The C-SPAN School Bus went to the Republican National Convention in San Diego over the summer and went back last week to catch the presidential debate. On Tuesday it stopped at Peninsula High School in Rolling Hills Estates to teach students and community members about how the political network operates.
The school bus, an interactive mobile station filled with computers and television cameras, was launched in 1993 to educate viewers about politics.
The bus has become so popular that in January C-SPAN added a second bus to its nationwide tour. The wait for a bus visit is three years, which is how long it took for Cox Communications, the cable provider to the peninsula and San Pedro, to get its request filled.
"We've tried for three years to bring them here," said Cox General Manager Steve Fowler. "They couldn't have come at a better time. We are doing mock elections next week and we also wanted to remind people that voting is very important."
Cox hosted the school bus that came to the peninsula after making a stop Monday in Chatsworth. The bus will go to Banning High School in Wilmington on Wednesday before heading to Palm Springs and Arizona.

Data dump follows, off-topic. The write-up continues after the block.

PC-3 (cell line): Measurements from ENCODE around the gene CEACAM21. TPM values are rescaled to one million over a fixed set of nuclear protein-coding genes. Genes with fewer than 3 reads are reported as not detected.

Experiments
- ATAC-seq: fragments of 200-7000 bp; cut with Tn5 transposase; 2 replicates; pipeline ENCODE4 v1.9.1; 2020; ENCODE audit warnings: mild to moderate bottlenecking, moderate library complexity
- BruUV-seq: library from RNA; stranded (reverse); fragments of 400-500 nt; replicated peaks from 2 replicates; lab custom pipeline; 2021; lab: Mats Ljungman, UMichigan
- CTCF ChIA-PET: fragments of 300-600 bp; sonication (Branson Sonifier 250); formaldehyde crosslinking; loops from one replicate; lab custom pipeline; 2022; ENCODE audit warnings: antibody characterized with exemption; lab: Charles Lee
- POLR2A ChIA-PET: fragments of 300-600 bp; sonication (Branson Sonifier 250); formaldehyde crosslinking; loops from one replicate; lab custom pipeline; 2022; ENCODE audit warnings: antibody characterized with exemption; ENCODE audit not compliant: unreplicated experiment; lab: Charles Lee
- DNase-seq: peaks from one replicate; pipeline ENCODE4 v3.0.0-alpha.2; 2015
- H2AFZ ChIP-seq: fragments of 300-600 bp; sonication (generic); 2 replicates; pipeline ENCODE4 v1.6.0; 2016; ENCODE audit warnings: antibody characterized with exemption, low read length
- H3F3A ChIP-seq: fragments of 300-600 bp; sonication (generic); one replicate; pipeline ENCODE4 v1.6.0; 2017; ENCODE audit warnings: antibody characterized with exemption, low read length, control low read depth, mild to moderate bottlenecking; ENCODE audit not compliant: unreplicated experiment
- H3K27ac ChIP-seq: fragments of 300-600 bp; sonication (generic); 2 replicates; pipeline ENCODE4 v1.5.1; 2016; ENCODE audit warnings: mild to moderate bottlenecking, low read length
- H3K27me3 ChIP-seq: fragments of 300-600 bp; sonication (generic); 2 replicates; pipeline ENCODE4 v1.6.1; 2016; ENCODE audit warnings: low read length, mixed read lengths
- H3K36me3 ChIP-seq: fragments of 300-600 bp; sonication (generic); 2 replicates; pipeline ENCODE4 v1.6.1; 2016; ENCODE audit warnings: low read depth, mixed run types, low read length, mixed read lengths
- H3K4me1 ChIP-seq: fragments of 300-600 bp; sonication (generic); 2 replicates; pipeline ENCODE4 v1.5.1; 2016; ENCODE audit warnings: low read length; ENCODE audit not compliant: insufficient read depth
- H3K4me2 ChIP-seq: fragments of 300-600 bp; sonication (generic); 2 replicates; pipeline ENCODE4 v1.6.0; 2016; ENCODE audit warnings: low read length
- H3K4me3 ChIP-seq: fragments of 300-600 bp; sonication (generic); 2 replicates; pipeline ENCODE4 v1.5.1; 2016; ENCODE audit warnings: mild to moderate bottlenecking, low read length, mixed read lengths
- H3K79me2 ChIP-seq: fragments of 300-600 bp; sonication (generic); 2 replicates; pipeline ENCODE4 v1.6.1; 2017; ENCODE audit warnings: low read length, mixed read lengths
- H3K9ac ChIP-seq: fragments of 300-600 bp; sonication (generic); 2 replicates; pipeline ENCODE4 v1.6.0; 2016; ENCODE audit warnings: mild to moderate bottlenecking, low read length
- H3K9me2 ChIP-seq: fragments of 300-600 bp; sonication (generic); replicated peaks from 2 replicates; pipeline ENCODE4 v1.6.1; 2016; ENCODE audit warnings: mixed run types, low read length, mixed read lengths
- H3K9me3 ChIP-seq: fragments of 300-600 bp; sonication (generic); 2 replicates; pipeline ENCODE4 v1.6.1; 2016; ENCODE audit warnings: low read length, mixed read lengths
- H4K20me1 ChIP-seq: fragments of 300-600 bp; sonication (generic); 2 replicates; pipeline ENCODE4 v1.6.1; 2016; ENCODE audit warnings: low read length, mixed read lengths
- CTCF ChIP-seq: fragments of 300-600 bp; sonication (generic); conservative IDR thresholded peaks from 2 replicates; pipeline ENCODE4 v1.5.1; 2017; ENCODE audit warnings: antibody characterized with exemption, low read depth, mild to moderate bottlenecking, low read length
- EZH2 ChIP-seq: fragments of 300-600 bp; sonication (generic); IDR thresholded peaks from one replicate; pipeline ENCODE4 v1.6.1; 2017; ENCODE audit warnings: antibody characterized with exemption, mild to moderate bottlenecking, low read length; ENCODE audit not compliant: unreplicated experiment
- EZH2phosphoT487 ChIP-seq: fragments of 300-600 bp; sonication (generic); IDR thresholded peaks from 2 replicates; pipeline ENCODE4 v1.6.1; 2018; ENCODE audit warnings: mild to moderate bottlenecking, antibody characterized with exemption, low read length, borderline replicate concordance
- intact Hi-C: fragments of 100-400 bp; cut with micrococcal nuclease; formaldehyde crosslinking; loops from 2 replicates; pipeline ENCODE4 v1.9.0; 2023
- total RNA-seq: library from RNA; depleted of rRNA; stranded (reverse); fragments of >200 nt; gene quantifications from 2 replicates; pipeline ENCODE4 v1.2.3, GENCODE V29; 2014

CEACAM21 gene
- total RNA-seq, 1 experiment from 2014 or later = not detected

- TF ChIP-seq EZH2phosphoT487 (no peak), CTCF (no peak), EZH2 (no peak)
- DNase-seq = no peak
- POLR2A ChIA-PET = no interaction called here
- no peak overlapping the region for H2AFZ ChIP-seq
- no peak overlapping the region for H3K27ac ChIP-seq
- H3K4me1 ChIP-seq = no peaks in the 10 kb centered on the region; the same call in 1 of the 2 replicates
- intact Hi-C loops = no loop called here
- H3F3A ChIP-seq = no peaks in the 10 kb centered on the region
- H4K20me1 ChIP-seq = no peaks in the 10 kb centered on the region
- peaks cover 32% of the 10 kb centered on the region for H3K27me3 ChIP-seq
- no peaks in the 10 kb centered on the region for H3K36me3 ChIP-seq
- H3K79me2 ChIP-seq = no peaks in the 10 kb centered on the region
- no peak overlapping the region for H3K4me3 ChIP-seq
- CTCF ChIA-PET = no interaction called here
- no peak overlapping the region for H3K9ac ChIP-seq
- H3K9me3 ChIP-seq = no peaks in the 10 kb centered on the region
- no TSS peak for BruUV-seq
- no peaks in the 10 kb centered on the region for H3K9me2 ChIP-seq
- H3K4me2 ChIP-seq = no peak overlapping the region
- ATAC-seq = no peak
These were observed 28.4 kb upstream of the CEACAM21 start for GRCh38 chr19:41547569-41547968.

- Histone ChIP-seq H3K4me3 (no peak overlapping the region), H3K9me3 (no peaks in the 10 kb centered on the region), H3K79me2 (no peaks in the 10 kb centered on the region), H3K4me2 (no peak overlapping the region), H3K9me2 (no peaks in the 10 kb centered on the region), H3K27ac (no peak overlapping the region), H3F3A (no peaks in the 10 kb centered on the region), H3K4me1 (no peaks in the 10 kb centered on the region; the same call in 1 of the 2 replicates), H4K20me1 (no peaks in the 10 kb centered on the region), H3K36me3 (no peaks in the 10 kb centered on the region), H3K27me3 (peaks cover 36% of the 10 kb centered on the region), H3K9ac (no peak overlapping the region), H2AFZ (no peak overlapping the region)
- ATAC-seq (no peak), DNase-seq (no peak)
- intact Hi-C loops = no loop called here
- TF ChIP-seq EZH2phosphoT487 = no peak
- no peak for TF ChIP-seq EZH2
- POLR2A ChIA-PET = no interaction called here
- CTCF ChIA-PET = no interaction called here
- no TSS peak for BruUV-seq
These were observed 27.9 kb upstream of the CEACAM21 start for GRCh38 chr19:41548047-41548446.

C-SPAN spokeswoman Monique Llanos said the bus is en route to Russell, Kan., Bob Dole's hometown, and will arrive there shortly before the election. The other bus, which is touring Florida, will head to Little Rock, Ark., President Bill Clinton's hometown, for election night.
Aboard the bus Llanos gave residents and students an inside look at the network. She pulled up a C-SPAN Web site that provides biographies of the various candidates and how they can be accessed and how students can find out information about various propositions and bills.
"It was really cool," said Mike Applegate, a senior at Peninsula High School. "Very educational."